Dr. Holley: We have a really cool setup because our students have two connections classes. Some schools call them specials (PE, art, computer). [Our students] get two, 45 minutes each. So, our tier 2 students go to reading or math connections three times a week for 45 minutes. And then, the next 45 minutes of connections class, they get a “special” so they’re not missing [out on the] “fun.”
They still get the best of both worlds, but they’re getting their intervention. Some students are working on just reading, some just math, and some reading and math. And then, tier 3, that’s the same thing, except they do it five days a week.
What Exact Path has helped us do is to be able to serve the students in the same class period. So, our teacher has Chromebooks set up, and he goes by each station, but he also takes those standards [where students are struggling], and he works with students in groups. He also talks with the classroom teacher to ask, “What are they missing in the classroom? What prerequisite skills are you seeing they don’t have to be successful in their grade?” And he uses resources from Exact Path.
He does a racetrack in his room, and each kid has a car. And, as they grow on their learning paths and their diagnostics, their car moves closer and closer, so they know where their goal is. So, if you're tier 3, you know how close you're getting to your goal, so you can go to gym class two days a week. If you're tier 2, you know how close you're getting to your goal, so you can have another connections class. He's turned it into a very visual thing for them. And that's been successful.
High School (Grades 9-12)
Dr. Holley: At this age, it’s about building relationships. You have to earn the child's trust. They've been told their whole lives that they can't do it. They're not successful academically. They don't want to come to school. You've got to have somebody that can build relationships with them.
Beyond that, for 9th and 10th grade, they’re doing a “skinny” [class period]. So, instead of 90 minutes for ELA and 90 minutes for math, they're getting 45/45 all year. So, they do the diagnostics, and [the teacher] creates groups for kids based on how they did with the diagnostic. They can celebrate [based on performance]. She does this big celebration if they've made gains and they're still in the course, but they no longer have to be on their individualized learning path, or they can become a peer leader at that point.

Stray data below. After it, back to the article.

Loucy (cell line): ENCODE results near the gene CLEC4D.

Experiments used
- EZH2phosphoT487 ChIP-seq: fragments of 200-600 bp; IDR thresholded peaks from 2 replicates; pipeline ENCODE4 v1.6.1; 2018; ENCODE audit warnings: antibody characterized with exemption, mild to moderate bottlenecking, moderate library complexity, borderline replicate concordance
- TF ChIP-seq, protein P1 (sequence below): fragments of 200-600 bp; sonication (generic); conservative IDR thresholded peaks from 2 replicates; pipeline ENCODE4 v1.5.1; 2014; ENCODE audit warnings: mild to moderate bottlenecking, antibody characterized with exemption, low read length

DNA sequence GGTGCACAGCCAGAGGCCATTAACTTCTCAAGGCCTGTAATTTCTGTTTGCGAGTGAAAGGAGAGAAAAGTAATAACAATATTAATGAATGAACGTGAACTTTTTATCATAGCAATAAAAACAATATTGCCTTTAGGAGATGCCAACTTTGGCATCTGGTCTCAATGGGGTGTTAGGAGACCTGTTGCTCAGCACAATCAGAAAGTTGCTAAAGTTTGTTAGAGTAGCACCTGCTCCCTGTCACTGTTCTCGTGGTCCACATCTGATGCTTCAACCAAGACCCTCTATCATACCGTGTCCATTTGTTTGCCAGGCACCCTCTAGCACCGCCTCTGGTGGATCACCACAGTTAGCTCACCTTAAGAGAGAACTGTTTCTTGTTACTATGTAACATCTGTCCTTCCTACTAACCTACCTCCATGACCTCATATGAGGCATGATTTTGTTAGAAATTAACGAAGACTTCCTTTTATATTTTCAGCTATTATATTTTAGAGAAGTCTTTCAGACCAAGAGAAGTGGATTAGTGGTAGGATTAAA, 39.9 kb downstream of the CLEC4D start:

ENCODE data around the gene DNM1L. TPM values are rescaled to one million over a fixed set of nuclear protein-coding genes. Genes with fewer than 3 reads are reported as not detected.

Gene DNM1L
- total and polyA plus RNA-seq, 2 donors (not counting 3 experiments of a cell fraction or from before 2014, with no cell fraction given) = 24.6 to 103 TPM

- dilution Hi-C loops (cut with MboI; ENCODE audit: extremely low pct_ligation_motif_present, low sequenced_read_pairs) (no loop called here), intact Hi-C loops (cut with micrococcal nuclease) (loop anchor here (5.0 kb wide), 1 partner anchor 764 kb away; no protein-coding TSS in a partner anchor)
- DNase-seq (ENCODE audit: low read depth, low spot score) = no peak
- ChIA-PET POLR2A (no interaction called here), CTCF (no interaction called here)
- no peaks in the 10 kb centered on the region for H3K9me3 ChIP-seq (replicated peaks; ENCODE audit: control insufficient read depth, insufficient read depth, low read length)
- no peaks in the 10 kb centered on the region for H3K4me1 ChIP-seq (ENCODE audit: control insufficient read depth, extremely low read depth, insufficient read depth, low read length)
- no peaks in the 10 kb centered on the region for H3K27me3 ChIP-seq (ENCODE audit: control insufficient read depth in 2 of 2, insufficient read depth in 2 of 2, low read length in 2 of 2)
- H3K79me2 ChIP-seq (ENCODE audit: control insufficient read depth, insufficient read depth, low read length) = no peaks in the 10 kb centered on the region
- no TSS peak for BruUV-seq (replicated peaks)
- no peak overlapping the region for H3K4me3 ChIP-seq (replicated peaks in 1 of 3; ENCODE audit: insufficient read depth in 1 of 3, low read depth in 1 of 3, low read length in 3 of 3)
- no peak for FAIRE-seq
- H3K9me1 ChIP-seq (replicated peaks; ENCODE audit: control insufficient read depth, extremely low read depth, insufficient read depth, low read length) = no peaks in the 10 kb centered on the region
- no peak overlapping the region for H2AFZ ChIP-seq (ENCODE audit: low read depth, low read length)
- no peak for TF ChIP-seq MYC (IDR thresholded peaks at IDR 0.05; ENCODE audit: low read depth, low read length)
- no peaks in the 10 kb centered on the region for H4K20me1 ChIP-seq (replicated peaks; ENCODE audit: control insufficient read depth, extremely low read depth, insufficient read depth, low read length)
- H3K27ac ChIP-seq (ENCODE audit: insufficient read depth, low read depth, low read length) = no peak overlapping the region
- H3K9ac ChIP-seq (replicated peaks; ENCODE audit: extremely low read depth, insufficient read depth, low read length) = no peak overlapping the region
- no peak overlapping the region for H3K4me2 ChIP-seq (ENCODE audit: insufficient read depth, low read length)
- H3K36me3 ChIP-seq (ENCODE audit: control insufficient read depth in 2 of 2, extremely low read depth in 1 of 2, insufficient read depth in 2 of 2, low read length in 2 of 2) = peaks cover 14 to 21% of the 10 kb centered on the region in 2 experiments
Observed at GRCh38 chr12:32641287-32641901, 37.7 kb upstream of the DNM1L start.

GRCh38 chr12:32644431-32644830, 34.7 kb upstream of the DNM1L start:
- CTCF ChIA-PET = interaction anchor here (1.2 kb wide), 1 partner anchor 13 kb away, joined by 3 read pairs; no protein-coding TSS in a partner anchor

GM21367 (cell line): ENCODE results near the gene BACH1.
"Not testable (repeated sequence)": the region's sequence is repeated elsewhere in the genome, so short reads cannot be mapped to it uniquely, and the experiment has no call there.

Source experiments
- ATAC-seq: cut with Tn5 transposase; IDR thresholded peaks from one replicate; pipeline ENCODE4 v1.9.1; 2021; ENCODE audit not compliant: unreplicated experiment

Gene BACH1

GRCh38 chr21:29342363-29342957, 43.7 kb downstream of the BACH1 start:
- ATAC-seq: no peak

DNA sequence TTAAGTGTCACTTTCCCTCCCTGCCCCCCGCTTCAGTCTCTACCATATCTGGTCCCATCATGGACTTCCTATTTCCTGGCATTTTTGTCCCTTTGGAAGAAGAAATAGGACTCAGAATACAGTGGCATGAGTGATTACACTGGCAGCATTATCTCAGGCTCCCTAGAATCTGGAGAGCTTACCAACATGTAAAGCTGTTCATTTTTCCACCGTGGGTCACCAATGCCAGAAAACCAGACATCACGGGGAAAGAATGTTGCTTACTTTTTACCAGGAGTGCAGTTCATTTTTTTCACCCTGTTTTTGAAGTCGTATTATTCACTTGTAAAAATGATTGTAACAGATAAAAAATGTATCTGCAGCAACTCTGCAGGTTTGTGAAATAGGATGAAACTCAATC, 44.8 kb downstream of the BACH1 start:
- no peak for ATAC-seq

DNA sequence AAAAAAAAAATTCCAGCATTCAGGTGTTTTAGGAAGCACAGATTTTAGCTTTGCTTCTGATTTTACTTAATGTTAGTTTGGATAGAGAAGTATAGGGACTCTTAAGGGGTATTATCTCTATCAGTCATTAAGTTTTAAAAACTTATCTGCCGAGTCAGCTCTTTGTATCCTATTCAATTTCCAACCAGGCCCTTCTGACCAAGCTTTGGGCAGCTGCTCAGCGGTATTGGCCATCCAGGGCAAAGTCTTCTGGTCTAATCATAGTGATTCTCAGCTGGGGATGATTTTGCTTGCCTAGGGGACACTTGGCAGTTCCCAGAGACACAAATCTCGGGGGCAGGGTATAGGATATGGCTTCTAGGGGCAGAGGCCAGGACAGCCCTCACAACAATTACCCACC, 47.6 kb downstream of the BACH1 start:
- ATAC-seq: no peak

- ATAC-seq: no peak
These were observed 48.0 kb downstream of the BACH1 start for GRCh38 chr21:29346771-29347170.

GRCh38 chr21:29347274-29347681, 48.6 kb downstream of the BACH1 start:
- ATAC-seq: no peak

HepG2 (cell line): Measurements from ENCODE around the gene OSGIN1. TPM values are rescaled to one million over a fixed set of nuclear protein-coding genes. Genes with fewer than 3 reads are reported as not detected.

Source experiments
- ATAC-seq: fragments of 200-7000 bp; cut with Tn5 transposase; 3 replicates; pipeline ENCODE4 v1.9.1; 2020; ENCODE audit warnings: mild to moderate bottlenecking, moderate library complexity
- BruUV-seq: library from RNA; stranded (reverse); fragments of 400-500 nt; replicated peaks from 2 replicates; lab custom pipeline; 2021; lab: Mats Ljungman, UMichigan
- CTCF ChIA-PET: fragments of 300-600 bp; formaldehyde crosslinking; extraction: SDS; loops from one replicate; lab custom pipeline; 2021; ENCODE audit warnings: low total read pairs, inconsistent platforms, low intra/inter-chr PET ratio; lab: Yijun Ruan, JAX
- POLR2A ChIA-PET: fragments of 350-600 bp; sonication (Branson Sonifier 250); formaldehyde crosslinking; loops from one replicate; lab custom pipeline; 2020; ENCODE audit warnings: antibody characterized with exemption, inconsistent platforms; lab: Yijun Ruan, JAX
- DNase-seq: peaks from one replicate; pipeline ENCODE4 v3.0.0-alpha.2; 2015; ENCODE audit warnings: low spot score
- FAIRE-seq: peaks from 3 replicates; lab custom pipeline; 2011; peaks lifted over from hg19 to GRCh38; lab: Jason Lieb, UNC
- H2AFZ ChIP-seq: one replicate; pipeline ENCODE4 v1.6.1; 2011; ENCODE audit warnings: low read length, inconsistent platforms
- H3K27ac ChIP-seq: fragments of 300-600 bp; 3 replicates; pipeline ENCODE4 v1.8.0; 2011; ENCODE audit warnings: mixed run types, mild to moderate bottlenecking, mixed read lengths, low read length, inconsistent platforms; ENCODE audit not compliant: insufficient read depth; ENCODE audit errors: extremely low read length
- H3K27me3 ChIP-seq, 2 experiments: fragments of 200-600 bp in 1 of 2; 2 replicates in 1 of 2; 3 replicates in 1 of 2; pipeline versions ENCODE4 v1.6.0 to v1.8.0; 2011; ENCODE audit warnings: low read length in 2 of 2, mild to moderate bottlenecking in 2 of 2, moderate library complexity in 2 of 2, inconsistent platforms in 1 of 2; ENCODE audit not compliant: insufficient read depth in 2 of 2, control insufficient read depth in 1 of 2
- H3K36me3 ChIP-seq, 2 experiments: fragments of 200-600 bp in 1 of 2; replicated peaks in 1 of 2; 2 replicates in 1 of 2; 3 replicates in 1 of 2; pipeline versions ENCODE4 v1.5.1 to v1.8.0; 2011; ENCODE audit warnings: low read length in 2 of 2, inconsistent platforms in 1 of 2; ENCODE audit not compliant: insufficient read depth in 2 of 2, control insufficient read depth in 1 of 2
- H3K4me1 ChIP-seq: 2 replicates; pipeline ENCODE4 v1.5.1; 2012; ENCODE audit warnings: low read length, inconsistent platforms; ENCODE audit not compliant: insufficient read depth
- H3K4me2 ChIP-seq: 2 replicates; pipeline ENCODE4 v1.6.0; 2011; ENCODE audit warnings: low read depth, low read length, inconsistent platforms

Then, she structures her class around different strategies she uses for these students because she's having to go back and teach them components of reading, and it's that [learning] path. It's helping her because, as a high school English teacher, she doesn't teach reading. And so, they'll go on their individualized learning paths.
And then, she'll take–say, in the classroom, everybody's missing a certain domain. She'll take that as a whole group, and she has different strategies and different activities they're going to do revolving around that standard that everybody's struggling with based on their diagnostic. She does a phenomenal job of doing that for those students, and they're engaged. They like it—you know, it's not a chore—trying to get them on Exact Path. They like doing it.
What advice would you give to others who are looking to create more successful intervention strategies and programs?
Dr. Holley: The first thing you need to do is go through and make sure there's a clear process and procedures that you're following for intervention. The next thing you need to do is find something that's going to work at each of your levels because then you're comparing apples to apples instead of comparing apples to oranges. Because if you don't have something that's consistent, then you're not going to get consistent growth in data because they're not measured off the same thing.
And then, definitely finding something that you can use in a blended learning style that's not 100% computer-based or not 100% direct learning that you can use. Small group, whole group, individualized—something that meets all of those needs, which Exact Path does if used correctly.
Want to learn more about the success that Cook County Schools has seen or see the growth gains the district has to show for its hard work? Check out the complete success story.